Crumb Street’s smokin’ hot success story
IRETURNED from eating around New Orleans and Mexico over the New Year only to find that their food had arrived in Hobart before me in the form of the Taco Taco food van and the Mex- Tex Creole smokehouse, Crumb Street Kitchen. First, a disclaimer. While I loved the street tacos in Mexico, I was far less enamoured of the smoky, slow- cooked, pulled pork, beef and ribs that dominated the restaurant menus and fast foods of New Orleans.
Nor have I enjoyed most of the gummy, mushy, long- cooked and pulled- meat dishes that have insidiously crept onto several Hobart menus over the past year or so.
In addition, my food experiences in the US generally reinforced my distaste for the growing Americanisation of Australia’s food culture.
So, it’s fair to say that I came to Crumb carrying quite a bit of baggage.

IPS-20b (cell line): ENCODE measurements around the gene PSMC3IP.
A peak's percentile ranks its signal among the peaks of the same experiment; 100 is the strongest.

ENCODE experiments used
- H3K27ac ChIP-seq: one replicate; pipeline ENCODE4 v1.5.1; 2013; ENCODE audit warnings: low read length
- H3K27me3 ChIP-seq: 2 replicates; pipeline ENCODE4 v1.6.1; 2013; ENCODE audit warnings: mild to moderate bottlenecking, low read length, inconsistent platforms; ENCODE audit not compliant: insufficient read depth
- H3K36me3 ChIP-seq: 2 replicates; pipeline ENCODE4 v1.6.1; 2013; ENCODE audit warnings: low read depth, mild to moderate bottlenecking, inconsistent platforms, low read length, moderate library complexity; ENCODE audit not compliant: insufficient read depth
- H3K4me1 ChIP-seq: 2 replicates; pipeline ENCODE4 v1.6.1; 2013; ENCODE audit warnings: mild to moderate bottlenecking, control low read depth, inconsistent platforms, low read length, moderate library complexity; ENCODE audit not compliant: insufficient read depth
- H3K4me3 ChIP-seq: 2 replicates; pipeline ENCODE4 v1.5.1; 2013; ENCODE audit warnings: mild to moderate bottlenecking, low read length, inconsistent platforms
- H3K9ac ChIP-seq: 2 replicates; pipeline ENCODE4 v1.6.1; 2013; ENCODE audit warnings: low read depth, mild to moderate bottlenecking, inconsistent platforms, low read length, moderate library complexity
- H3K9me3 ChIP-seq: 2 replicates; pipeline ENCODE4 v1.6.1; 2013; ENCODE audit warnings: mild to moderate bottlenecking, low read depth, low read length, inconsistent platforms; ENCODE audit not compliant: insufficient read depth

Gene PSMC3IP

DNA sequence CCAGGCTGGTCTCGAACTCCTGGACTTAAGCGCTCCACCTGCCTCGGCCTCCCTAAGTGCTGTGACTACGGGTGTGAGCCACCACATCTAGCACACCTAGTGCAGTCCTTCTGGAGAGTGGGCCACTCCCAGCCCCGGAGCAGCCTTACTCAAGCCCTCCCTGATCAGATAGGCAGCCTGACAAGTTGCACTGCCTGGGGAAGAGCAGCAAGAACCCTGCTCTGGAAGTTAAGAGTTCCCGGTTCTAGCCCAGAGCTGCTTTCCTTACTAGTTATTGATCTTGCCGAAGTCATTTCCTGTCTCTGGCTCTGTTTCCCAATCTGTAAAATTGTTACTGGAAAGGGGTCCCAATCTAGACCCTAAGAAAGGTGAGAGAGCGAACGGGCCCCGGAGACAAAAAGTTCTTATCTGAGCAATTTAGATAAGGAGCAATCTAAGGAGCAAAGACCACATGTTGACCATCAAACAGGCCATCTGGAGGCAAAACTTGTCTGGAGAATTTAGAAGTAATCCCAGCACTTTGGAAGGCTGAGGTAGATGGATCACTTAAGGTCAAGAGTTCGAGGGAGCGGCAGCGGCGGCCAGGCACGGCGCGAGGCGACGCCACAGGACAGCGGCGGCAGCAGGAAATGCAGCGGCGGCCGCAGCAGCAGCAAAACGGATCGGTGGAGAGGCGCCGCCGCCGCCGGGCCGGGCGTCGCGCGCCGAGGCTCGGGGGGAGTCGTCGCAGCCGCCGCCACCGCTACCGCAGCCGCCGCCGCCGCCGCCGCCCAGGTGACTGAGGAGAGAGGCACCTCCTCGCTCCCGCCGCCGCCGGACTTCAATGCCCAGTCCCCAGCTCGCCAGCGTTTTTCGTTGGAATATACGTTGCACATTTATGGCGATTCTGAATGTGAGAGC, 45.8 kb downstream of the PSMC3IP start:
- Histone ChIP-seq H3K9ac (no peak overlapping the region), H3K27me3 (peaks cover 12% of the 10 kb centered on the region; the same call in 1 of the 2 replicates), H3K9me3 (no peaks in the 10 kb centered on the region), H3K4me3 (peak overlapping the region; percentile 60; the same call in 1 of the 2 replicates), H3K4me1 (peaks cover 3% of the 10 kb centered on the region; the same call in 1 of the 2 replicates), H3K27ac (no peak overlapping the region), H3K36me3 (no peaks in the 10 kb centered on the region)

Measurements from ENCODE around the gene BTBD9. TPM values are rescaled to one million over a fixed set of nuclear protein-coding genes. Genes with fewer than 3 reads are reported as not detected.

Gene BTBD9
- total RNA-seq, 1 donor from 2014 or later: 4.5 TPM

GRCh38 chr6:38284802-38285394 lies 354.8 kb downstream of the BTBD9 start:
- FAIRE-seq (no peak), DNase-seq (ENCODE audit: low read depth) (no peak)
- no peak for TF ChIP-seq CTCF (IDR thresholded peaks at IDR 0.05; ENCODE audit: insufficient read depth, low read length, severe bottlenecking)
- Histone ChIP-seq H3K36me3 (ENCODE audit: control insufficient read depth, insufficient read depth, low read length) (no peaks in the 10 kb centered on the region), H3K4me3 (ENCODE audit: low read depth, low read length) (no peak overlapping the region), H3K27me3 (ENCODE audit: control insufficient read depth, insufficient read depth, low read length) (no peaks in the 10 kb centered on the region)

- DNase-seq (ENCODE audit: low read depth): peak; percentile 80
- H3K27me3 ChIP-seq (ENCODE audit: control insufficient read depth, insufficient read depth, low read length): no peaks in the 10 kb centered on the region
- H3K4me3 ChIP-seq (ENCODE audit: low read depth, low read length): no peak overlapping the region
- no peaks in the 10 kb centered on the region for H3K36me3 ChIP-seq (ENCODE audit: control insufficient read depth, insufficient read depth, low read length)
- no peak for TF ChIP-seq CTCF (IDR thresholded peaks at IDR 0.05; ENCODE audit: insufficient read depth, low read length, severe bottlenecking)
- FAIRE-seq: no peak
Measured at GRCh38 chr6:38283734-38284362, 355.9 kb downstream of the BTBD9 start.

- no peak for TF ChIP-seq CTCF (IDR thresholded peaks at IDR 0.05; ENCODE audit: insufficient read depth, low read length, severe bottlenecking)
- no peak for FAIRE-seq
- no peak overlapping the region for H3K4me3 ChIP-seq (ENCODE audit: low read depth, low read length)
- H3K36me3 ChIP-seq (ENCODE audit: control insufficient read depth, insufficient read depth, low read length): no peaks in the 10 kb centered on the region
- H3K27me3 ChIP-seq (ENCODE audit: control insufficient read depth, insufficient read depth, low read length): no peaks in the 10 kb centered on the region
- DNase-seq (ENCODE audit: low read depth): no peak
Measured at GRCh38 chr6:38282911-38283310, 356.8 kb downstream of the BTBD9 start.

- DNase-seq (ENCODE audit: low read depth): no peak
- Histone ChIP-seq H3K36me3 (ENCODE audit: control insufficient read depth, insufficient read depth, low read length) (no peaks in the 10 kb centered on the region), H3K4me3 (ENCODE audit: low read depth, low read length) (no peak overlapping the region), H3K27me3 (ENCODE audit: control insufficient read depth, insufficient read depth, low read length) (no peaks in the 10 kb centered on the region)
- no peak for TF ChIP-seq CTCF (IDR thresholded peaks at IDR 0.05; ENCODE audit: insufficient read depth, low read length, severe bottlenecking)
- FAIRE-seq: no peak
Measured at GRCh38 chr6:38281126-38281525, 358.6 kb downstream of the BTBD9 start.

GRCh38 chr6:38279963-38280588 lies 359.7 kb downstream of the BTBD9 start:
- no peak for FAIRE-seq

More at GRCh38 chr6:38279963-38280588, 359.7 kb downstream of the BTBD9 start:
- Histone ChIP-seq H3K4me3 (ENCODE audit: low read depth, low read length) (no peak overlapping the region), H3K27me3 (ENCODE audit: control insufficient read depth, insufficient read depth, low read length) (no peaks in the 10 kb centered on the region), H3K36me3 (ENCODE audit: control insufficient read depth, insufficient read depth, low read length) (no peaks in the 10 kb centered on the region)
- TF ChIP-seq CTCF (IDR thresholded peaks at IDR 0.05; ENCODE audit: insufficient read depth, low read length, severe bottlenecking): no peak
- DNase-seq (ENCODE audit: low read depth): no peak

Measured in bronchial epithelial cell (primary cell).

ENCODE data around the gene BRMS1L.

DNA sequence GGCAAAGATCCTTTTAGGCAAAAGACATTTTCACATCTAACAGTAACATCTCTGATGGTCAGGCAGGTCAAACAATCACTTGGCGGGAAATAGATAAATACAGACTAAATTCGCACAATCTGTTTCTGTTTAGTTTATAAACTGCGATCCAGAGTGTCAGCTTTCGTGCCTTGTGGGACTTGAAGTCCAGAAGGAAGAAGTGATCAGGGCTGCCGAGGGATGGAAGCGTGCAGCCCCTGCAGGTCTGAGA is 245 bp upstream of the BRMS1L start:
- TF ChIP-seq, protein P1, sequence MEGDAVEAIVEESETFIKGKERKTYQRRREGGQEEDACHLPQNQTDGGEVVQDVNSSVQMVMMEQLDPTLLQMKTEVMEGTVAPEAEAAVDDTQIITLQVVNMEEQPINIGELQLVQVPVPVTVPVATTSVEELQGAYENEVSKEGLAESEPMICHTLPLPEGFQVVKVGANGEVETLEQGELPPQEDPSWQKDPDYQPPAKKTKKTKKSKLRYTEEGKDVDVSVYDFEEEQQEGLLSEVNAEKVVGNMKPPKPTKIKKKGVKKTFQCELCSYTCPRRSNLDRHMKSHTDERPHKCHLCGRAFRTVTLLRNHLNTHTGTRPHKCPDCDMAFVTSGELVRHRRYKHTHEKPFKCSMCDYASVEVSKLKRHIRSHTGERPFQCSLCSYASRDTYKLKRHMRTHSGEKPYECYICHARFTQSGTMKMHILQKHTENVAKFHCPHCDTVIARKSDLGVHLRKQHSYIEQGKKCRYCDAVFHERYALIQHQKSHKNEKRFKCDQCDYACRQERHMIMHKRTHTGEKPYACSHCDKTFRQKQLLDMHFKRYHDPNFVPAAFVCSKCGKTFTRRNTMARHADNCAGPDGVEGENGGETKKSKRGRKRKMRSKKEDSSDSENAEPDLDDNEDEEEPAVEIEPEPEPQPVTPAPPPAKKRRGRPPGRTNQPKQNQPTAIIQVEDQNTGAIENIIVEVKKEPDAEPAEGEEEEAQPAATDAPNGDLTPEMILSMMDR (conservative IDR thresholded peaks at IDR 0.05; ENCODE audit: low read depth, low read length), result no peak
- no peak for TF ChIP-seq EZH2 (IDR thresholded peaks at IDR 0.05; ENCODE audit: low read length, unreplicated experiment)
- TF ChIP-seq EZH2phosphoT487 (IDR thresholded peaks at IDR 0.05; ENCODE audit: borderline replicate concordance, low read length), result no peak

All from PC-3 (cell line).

But – and it pleases me to be able to write that ‘ but’ – the food is much better than anything I tried in New Orleans.
The meats are juicier, their smokiness more restrained, the spiced rubs are so much more flavoursome and balanced, and their sauces and accompaniments aren’t bad either.
Even more impressive is the sheer energy, the ingenuity and wonderful laid- back, let’shave- a- go attitude of the young owners, Sian King and Zac Shearer, and the story behind what has proved nothing less than a Hobart phenomenon.
They’re both hospitality veterans but, after a prolonged illness, they spent their last $ 200 on a commercial batch of flour, yeast and salt and started making luncheon rolls for a local tavern.